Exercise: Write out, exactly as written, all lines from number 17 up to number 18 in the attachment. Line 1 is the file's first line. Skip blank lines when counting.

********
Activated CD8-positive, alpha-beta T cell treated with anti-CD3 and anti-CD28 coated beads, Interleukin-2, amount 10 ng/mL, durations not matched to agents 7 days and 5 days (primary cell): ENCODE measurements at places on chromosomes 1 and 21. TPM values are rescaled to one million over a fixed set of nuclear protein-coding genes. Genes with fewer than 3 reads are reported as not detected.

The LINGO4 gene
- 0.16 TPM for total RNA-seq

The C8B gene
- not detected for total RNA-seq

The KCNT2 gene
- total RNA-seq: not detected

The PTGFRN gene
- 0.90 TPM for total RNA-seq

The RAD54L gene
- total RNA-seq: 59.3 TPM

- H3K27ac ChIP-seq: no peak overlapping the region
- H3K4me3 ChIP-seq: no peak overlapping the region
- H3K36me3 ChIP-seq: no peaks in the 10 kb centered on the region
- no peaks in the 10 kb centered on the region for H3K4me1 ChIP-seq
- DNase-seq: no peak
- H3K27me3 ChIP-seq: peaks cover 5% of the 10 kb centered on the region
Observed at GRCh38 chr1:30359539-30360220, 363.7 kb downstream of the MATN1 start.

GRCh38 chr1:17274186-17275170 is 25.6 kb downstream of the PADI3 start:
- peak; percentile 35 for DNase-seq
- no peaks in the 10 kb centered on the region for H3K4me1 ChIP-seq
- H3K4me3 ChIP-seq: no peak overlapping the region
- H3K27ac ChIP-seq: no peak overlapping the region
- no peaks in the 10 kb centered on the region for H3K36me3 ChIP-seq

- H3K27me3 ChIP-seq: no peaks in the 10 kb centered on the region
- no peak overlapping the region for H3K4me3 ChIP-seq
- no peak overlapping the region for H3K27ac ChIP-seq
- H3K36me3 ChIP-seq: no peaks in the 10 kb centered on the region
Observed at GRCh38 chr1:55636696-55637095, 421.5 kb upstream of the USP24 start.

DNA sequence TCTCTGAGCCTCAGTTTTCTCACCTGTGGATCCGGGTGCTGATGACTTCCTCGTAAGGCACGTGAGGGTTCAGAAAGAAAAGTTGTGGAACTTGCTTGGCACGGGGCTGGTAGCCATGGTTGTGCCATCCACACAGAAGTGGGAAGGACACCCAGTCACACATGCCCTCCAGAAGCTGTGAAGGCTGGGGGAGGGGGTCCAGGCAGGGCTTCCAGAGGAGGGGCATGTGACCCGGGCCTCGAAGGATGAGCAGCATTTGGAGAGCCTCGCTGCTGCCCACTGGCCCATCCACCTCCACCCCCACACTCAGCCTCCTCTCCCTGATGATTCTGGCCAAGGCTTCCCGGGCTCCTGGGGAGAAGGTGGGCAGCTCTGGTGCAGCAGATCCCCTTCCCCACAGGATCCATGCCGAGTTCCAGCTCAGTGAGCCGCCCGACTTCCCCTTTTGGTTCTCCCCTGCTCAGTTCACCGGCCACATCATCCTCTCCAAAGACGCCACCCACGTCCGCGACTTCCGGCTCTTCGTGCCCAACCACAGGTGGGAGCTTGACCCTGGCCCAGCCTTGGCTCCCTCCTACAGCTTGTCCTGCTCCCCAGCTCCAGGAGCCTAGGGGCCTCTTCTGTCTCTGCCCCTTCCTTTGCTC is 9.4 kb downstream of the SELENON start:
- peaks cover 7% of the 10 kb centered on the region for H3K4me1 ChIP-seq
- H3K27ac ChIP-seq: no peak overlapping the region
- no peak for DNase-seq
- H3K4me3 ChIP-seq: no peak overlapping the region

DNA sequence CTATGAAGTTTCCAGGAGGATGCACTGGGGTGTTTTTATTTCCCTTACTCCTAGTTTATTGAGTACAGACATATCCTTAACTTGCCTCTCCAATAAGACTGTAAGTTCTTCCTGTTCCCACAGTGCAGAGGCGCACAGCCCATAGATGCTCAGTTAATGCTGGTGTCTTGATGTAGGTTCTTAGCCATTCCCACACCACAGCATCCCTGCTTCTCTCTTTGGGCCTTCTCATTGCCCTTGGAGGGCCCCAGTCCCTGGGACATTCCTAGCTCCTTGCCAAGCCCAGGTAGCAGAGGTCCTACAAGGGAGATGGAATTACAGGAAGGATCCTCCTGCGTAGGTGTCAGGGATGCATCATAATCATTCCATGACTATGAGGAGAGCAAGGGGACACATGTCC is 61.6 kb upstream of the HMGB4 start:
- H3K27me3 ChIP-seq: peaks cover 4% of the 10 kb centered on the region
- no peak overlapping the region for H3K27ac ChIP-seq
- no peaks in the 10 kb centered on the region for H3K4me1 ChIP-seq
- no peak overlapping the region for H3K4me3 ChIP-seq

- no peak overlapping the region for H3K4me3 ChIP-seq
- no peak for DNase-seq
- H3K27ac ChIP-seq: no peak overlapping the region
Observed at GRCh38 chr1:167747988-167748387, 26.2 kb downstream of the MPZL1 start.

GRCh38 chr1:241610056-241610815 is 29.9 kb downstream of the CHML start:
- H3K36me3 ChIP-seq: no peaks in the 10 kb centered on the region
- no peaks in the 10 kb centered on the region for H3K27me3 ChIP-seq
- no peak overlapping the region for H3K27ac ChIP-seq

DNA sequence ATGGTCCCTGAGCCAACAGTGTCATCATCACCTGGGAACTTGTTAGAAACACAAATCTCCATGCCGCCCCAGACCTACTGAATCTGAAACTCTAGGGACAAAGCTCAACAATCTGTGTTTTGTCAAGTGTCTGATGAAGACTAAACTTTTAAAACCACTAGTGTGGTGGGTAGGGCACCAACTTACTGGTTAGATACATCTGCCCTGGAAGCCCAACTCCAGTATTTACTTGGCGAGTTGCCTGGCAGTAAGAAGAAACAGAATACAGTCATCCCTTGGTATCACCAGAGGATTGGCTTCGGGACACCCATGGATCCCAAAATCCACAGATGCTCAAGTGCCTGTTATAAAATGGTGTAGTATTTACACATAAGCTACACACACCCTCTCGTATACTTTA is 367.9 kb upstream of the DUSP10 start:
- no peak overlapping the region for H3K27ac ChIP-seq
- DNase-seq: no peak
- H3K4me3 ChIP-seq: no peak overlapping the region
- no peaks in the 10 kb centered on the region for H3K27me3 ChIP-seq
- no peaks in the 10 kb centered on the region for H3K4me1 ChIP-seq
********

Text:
- H3K27me3 ChIP-seq: peaks cover 5% of the 10 kb centered on the region
Observed at GRCh38 chr1:30359539-30360220, 363.7 kb downstream of the MATN1 start.